Overall Rating: 6.8/10
In an attempt to fortify his adventure flip flops, Founder Mike Dally came up with his first Earth Runners prototype using athletic tape from his hiking day pack.
As his interest in trail running sandals grew, Mike learned about the Tarahumara, an indigenous people native to Copper Canyon in Mexico.
The world was effectively introduced to these barefoot running legends by Christopher McDougall’s Born to Run: A Hidden Tribe, Super Athletes, and the Greatest Race the World Has Never Seen, released in 2009.
The Tarahumara are able to run long distances across steep, unforgiving terrain wearing minimalist “huaraches” (Spanish for sandal).
If you follow McDougall’s premise, then the closer you are to barefoot running, the better. The idea is that your feet have a more natural pattern of movement when they’re not bogged down by modern running shoes.
Earth Runners sent Kim and I their latest adventure sandal, the Cadence.
While we were impressed by the sandal’s look, quality of craftsmanship, and the protection offered by its Vibram sole, we couldn’t get past the discomfort caused by its abrasive toe strap.
To see if it was just us, we gave several of our friends the opportunity to try them before our recent backpacking trip in Southern Utah.
All of them agreed that the lace between your first and second toe is rather uncomfortable.
I had initially planned on hiking portions of the 20-mile loop in my Earth Runners, but decided to pack my lighter weight, more comfortable Xero Shoes Z-Trails instead.
Earth Runners reached out to us in March 2020 offering Kim and I two Earth Runners Cadence Adventure Sandals to trial and review. Content Director Aimée Coustier wrote:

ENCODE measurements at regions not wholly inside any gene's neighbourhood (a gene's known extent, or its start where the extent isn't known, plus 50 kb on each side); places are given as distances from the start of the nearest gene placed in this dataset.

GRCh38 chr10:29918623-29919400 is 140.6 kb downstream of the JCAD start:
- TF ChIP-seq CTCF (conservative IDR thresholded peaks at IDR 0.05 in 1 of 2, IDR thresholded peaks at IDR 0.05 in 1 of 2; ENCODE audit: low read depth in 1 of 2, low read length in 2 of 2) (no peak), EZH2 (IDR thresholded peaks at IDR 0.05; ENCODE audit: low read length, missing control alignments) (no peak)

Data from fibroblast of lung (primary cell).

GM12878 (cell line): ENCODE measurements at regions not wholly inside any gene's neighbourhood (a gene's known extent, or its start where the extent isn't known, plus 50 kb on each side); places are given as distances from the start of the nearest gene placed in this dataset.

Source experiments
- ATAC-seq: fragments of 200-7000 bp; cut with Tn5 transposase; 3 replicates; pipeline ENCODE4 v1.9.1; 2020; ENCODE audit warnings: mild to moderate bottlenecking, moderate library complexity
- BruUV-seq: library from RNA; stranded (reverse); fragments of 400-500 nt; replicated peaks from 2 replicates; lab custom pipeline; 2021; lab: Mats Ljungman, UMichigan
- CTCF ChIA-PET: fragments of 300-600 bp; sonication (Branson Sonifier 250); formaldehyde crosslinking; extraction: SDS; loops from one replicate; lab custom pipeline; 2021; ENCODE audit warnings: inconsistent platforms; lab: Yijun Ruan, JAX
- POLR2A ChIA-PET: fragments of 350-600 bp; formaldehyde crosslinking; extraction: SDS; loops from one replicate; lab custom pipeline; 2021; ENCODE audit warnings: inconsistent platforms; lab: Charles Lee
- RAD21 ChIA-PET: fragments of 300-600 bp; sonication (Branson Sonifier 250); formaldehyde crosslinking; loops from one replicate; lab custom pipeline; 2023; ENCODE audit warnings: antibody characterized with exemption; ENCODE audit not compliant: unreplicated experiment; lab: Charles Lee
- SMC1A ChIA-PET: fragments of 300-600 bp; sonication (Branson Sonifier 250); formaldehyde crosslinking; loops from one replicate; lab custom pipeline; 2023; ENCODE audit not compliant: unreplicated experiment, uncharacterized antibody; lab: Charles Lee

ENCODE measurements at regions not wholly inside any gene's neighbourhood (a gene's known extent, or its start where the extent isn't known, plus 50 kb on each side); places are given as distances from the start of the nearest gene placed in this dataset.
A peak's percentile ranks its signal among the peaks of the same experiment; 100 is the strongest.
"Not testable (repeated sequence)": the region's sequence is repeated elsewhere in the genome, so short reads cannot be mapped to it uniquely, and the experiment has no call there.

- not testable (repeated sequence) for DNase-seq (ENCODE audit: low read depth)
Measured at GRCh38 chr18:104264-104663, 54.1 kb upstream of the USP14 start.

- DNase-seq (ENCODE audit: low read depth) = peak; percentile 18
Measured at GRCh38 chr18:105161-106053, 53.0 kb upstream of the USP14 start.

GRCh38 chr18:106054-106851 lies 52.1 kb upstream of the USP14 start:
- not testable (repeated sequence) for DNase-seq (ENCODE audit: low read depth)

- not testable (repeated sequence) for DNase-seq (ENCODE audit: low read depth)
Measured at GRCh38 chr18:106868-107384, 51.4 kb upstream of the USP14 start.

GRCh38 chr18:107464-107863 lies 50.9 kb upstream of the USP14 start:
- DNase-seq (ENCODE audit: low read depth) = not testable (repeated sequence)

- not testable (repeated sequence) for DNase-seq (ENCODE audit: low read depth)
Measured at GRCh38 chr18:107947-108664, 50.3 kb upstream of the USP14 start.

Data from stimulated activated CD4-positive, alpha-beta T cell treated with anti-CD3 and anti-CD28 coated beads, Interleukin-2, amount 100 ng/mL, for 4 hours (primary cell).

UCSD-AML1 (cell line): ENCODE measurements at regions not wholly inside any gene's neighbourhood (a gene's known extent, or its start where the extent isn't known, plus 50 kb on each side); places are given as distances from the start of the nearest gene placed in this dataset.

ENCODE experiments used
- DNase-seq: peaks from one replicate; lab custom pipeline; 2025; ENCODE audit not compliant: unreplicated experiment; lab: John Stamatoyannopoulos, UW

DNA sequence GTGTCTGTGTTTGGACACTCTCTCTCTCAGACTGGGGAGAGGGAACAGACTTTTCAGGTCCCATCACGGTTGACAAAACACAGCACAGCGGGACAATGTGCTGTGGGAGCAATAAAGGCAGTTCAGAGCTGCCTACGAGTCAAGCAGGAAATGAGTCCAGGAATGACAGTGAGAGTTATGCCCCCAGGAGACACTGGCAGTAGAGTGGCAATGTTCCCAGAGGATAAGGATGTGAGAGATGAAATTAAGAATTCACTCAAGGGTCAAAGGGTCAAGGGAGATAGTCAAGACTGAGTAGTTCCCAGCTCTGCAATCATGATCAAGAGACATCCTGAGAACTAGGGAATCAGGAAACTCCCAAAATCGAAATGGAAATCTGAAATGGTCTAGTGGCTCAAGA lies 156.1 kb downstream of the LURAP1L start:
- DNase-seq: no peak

Max, I see you are quite familiar with the primal pursuits of trekking and trail running. Our founder shares this passion with you and has found his vocation in making the most capable sandals to help facilitate this lifestyle.
We agreed to try them out. Aimée took our order and we received a confirmation email the next day. A couple weeks later, we were notified that a shipment was on the way. A few days after that, they showed up.
I started by wearing them indoors all day to get used to them. Later that day, I went for a short evening walk around the neighborhood.
Our first hike in Earth Runners was at Little Black Mountain Petroglyph Site, a trail on the Arizona Strip near St. George, Utah.
Kim’s second toe fared worse than mine, but the sandal lace left a noticeable imprint on both of ours.
Maybe after continual use, a callous would form here and make the sandal less painful to wear, but why suffer through this period when you don’t have to?
The Cadence Adventure Sandal comes with a thick 9mm Vibram sole that protects your feet and provides good traction.
According to Earth Runner’s website, a men’s size 9 weighs 5.9 oz and the footbed is made from a “heavy duty cotton canvas”.
The laces are made of a hydrophobic polyester webbing core and anchored into the sole with a copper ground plug.
We’ve only put in a few miles with our Earth Runners so it’s hard to give an accurate assessment of durability.
Based on the materials and craftsmanship, they seem like they could handle more abuse than our Z-Trails.
Earth Runners sandals come with a warranty that lasts for the lifetime of their Vibram sole.
As I’ve mentioned a few times in this post, we found the lace between our first and second toe to be quite painful.
We tried adjusting the straps to get a better fit, but there wasn’t anything we could do to get around the disagreeable tension.
I find it hard to believe that an authentic huarache (made by a Tarahumara native) could be this uncomfortable. Perhaps their toe strap is made from a softer, more agreeable material like leather?
Personally, I think Earth Runners look awesome! If you check their Instagram account, you’ll find a lot of hip, adventurous people wearing them. I can understand why there is so much hype around the product.
Even Jack Dorsey, the CEO of Twitter wears Earth Runners. For a tech billionaire, he’s about as stylish as they come. After all, he takes ice baths and dates models, but what do I know.
If you can get past the toe strap of doom, these sandals are a decent price. For $84, they’re a well-made minimalist sandal that should last for many adventures.